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Basic Color Theory
Color theory encompasses a multitude of definitions, concepts
and design applications - enough to fill several encyclopedias.
However, there are three basic categories of color theory that are
logical and useful : The color wheel, color harmony, and the
context of how colors are used.
Color theories create a logical structure for color. For example, if
we have an assortment of fruits and vegetables, we can organize
them by color and place them on a circle that shows the colors in
relation to each other.
The Color Wheel
A color circle, based on red, yellow and blue, is traditional in the
field of art. Sir Isaac Newton developed the first circular diagram
of colors in 1666. Since then, scientists and artists have studied
and designed numerous variations of this concept. Differences of
opinion about the validity of one format over another continue to
provoke debate. In reality, any color circle or color wheel which
presents a logically arranged sequence of pure hues has merit.
Red, yellow and blue
In traditional color theory (used in
paint and pigments), primary
colors are the 3 pigment colors
that can not be mixed or formed by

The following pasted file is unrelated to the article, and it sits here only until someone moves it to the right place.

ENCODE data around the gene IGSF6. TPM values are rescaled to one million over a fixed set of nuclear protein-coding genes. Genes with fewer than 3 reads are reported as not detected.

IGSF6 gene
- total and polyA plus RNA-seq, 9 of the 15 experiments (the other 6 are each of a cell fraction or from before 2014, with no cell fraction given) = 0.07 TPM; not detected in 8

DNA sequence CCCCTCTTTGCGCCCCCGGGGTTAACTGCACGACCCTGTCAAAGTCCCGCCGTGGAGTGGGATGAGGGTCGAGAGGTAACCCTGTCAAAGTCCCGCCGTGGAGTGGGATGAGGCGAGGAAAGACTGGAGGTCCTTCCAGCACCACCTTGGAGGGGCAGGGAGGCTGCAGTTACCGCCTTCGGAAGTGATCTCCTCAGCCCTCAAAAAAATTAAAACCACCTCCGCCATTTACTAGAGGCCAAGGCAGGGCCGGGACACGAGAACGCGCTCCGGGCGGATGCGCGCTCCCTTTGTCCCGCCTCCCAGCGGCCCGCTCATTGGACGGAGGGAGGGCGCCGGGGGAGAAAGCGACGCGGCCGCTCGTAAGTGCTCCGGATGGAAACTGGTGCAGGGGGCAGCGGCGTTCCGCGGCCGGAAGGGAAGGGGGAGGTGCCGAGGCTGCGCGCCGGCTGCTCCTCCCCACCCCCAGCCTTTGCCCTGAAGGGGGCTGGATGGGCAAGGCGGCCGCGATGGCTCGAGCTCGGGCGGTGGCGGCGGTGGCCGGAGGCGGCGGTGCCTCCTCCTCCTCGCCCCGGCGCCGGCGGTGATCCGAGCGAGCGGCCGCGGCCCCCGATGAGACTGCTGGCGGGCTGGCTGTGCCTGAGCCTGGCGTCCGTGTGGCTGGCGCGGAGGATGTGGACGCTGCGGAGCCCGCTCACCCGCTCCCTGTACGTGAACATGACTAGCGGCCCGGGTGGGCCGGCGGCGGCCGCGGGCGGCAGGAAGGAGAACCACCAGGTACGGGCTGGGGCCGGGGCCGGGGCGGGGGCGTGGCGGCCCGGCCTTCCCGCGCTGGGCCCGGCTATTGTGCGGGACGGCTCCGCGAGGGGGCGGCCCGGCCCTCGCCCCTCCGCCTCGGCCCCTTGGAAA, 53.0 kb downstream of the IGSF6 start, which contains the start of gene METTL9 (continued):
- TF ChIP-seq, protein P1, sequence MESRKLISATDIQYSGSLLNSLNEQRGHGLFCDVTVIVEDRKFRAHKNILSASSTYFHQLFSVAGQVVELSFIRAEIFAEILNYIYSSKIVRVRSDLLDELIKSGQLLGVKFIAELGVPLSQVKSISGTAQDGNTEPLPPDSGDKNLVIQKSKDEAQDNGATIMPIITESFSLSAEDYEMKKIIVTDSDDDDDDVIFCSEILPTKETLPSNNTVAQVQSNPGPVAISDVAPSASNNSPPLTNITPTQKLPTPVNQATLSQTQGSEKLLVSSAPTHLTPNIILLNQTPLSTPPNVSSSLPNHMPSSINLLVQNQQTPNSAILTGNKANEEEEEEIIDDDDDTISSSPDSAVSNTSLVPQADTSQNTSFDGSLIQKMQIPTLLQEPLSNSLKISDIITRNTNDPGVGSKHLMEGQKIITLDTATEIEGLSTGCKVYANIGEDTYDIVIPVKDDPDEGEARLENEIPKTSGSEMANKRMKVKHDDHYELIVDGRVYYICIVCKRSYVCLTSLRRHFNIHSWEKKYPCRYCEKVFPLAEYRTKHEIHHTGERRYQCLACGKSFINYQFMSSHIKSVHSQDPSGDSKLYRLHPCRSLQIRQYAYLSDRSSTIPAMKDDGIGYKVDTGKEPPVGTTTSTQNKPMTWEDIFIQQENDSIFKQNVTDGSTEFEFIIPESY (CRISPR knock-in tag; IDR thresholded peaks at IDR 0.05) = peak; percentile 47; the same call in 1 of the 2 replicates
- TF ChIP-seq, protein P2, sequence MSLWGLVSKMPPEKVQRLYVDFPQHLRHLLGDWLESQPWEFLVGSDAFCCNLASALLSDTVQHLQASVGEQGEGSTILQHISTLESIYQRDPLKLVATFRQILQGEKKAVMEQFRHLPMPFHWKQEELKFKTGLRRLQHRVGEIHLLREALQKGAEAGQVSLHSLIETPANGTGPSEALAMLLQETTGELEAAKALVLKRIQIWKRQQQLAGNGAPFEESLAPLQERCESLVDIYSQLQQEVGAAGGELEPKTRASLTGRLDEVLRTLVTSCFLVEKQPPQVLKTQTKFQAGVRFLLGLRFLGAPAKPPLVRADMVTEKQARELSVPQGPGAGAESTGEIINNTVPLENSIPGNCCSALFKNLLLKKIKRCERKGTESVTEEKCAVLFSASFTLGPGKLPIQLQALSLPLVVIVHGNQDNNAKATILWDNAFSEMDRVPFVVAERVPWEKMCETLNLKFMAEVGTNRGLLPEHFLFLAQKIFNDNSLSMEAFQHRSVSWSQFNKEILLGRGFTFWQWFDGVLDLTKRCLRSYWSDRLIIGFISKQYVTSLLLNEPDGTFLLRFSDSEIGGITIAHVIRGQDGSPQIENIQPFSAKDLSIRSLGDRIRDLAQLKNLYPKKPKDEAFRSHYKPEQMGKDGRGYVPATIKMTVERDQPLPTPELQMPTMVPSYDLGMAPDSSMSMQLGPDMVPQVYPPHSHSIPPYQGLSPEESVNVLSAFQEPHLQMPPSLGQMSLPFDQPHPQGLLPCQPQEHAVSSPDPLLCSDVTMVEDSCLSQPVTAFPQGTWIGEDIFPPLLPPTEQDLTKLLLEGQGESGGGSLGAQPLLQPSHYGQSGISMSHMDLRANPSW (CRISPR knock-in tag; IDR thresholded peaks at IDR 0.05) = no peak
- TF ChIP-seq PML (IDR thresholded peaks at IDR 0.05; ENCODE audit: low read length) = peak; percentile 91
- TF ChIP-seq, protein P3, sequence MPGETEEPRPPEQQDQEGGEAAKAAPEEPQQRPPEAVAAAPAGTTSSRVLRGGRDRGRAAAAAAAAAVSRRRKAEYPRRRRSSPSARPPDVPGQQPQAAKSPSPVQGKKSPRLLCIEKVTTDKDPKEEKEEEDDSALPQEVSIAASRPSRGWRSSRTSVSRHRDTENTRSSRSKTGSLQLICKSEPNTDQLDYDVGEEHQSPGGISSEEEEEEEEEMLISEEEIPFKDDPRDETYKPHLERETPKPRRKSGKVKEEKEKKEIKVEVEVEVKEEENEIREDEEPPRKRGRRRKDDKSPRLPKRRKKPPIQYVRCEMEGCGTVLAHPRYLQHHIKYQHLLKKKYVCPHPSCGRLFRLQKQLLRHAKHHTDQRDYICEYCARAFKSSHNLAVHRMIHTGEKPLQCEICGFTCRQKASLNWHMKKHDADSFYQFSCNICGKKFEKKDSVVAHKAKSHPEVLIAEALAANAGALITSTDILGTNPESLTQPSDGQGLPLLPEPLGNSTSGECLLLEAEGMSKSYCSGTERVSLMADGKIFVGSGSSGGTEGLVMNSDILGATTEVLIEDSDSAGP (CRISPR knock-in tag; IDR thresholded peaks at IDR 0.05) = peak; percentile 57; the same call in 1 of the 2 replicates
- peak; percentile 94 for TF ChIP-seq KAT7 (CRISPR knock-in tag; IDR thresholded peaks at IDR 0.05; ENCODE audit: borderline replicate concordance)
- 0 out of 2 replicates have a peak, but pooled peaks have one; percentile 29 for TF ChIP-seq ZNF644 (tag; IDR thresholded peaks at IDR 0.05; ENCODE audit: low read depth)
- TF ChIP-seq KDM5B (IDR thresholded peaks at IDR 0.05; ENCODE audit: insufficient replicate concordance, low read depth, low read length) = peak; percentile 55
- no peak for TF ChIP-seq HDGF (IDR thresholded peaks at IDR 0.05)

any combination of other colors. All
other colors are derived from
these 3 hues.
Green, orange and purple
These are the colors formed by
mixing the primary colors.
Yellow-orange, red-orange, red-purple, blue-purple, blue-green & yellow-green
These are the colors formed by mixing a primary and a secondary color. That's why the
hue is a two word name, such as blue-green, red-violet, and yellow-orange.
Harmony can be defined as a pleasing arrangement of parts, whether it be music, poetry, color, or even an ice cream
In visual experiences, harmony is something that is pleasing to the eye. It engages the viewer and it creates an inner
sense of order, a balance in the visual experience. When something is not harmonious, it's either boring or chaotic. At
one extreme is a visual experience that is so bland that the viewer is not engaged. The human brain will reject
under-stimulating information. At the other extreme is a visual experience that is so overdone, so chaotic that the
viewer can't stand to look at it. The human brain rejects what it can not organize, what it can not understand. The
visual task requires that we present a logical structure. Color harmony delivers visual interest and a sense of order.
In summary, extreme unity leads to under-stimulation, extreme complexity leads to over-stimulation. Harmony is a
Article compiled & edited by various editors of